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EyeSmart Campaign Articles

The following articles are reprinted with permission from the American Academy of Ophthalmology's EyeSmart campaign.

» No Fireworks Are Safe, Even the Innocent Sparkler Causes Thousands of Eye Injuries (June 2017)

Fireworks injuries cause approximately 10,000 visits to the emergency department each year, most of them involve children who suffer thousands of eye injuries.1 Though the most disabling injuries occur with illegal firecrackers, most injuries are caused by legal fireworks parents buy for their children, such as sparklers, firecrackers, bottle rockets, and Roman candles.

Every year, ophthalmologists – physicians who specialize in medical and surgical eye care – treat thousands of patients who suffer a range of fireworks-related injuries, from cuts and bruises to damaged corneas and ruptured eyeballs. To help reduce the number of potentially blinding fireworks accidents this holiday, WAO joins the American Academy of Ophthalmology in working to debunk common myths about fireworks injuries.

Here are five fireworks myths, debunked:

1.    Sparklers are safe for young children. Sparklers burn at 1800 degrees, hot enough to melt some metals. Sparklers were responsible for most of the injuries to children age 5 and younger.1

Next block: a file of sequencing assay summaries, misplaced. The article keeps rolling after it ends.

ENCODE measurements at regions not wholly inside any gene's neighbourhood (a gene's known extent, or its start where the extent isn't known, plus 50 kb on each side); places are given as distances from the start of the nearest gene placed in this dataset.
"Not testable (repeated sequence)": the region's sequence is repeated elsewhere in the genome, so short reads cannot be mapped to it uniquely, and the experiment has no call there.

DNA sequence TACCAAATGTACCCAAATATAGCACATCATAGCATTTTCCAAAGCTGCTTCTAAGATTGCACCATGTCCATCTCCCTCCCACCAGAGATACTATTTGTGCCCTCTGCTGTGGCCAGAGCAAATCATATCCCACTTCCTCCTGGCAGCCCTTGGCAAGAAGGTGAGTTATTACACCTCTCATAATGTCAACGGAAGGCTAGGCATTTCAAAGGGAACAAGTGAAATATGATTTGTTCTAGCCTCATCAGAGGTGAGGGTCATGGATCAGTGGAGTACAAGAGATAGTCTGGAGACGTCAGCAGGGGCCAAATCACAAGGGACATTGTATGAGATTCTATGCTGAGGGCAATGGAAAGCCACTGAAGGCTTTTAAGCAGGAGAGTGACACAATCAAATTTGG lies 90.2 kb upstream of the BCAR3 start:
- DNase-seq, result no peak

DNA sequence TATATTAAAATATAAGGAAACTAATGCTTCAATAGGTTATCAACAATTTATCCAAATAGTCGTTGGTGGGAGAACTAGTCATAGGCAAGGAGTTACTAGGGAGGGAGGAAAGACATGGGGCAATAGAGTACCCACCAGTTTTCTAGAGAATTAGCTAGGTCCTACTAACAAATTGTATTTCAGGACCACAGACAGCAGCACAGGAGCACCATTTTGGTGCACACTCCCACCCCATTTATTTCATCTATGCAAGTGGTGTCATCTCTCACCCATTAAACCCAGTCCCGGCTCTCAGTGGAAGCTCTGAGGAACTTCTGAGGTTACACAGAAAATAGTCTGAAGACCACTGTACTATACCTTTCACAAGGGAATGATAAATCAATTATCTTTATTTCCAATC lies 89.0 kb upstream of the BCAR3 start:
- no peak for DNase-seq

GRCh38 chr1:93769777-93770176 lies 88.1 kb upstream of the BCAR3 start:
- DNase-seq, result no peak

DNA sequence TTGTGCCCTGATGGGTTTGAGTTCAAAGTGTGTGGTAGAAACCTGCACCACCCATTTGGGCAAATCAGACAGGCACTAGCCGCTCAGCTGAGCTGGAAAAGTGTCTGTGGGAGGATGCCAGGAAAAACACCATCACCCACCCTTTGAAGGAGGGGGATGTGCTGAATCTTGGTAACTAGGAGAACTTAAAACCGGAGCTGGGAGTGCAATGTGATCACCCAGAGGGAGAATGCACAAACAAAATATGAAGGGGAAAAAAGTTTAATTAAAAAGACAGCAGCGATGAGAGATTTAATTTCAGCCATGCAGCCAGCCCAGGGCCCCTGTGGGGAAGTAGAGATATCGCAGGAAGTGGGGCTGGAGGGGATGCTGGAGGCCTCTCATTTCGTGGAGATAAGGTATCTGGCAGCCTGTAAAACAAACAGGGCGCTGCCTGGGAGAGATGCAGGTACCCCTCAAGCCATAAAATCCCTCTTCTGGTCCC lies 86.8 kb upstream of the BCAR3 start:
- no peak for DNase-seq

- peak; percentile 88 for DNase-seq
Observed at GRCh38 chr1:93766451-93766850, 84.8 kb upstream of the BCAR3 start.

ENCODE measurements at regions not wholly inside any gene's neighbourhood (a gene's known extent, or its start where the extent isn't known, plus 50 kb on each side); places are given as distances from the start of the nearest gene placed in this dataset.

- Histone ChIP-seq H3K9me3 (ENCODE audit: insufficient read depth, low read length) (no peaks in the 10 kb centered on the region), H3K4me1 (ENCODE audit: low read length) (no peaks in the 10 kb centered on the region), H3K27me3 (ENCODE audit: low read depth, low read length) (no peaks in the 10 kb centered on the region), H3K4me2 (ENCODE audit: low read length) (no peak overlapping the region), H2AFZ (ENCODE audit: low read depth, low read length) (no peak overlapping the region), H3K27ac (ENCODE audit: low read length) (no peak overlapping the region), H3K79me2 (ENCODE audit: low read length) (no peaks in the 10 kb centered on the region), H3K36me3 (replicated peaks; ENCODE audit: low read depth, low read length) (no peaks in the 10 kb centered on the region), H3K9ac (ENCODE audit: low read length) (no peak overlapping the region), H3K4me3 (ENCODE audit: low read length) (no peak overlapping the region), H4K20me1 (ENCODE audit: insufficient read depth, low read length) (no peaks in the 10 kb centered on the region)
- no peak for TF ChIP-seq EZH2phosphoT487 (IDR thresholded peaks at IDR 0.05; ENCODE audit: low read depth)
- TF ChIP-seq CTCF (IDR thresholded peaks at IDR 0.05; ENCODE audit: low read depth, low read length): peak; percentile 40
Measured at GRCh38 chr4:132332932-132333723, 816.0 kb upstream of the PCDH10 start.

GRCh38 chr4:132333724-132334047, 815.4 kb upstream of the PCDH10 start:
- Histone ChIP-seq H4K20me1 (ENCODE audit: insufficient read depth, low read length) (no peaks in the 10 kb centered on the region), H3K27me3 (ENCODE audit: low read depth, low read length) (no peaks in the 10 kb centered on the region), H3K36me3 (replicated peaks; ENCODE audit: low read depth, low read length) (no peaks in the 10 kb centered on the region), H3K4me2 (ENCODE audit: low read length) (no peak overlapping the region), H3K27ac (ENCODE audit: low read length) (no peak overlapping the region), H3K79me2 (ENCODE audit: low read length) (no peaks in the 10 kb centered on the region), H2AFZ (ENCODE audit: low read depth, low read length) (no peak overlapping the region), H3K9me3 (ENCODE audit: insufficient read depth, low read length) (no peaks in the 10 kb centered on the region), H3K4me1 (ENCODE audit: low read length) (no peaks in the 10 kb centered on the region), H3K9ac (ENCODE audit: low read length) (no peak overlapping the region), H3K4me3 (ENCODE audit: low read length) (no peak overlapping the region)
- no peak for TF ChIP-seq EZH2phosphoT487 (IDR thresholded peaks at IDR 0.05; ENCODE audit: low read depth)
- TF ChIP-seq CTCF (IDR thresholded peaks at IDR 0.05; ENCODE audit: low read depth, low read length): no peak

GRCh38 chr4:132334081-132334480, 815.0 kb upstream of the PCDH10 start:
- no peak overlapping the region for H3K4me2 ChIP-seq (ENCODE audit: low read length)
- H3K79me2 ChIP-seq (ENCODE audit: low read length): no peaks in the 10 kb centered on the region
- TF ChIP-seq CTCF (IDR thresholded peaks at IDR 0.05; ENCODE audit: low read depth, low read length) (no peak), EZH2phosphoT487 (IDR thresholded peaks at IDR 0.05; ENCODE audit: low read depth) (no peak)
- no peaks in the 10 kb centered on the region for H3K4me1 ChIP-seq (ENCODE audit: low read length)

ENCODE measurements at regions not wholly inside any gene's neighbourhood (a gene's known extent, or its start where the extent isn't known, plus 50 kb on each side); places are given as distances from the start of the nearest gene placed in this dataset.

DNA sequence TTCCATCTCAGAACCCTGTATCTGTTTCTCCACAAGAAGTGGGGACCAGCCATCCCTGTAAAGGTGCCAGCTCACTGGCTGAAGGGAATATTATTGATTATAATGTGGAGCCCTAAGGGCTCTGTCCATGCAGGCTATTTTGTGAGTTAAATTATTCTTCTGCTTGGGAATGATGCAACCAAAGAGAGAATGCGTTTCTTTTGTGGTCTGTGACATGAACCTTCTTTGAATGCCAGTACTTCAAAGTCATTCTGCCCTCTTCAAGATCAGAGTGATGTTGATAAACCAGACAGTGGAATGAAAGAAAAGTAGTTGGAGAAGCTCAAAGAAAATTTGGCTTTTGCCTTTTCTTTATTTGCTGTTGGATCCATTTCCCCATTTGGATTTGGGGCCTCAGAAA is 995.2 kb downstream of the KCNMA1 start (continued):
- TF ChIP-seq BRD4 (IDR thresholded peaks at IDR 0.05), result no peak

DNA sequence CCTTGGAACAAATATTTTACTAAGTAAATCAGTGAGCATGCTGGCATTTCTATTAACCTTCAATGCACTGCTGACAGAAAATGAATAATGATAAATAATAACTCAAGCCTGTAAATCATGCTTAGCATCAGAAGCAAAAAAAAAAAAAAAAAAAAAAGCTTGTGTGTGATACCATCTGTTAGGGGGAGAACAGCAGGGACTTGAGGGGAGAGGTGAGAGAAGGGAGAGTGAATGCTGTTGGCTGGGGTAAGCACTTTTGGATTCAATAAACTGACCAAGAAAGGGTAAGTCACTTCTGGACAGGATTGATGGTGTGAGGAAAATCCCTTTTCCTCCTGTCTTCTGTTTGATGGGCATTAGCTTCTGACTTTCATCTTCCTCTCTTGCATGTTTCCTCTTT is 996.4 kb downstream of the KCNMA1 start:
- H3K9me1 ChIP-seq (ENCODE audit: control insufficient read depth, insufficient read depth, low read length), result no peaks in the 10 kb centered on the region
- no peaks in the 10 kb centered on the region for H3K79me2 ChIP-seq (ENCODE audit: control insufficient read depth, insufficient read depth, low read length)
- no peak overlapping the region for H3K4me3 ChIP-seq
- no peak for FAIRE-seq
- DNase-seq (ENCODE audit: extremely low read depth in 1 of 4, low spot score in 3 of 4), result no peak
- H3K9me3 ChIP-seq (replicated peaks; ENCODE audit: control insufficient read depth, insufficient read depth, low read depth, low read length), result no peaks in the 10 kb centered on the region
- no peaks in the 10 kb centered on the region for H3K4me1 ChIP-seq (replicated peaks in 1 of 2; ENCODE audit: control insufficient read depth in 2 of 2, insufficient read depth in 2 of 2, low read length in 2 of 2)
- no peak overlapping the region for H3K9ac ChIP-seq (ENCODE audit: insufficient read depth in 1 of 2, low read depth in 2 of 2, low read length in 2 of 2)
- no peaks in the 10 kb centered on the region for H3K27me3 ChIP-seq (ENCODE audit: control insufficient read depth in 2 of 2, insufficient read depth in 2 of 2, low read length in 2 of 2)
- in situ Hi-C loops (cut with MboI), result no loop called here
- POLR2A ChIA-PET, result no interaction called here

2.    It’s safer to view fireworks than it is to light or throw them. Bystanders are injured by fireworks as often as the operators.2 Stacy Young was 100 yards away when an illegal firework sent shrapnel into her skull. Ophthalmologists couldn’t save her eye. It had to be removed.

3.    Consumer fireworks are safe. Sparklers and firecrackers each account for 1,400 injuries to the eyes1

4.    It’s safe to pick up a firework after it has been lit. Even though it looks like a dud, it may not act like one. When Javonte McNair, 14, picked up a previously lit firework, it exploded, severing his hand and blasting hot debris into his eye, causing severe damage to his cornea.

5.    It’s not the Fourth of July without consumer fireworksThe Fourth can be complete without using consumer fireworks. The Academy advises that the safest way to view fireworks is to watch a professional show.  

If you experience a fireworks injury, ophthalmologists urge you to minimize the damage to the eye:

  • Seek medical attention immediately.
  • Do not rub the eye. Rubbing may make the injury worse.
  • Do not attempt to rinse the eye.
  • Do not apply pressure to the eye.
  • Do not remove objects from the eye,
  • Do not apply ointments or take pain medications before seeking medical help.

To help ensure people get the facts about fireworks, the Academy also created an animated public service announcement titled “Fireworks: The Blinding Truth”. It encourages the public and media to view and share the PSA. Visit the Academy’s EyeSmart® website for more information about fireworks eye safety.

»Taking Flomax May Cause Cataract Complications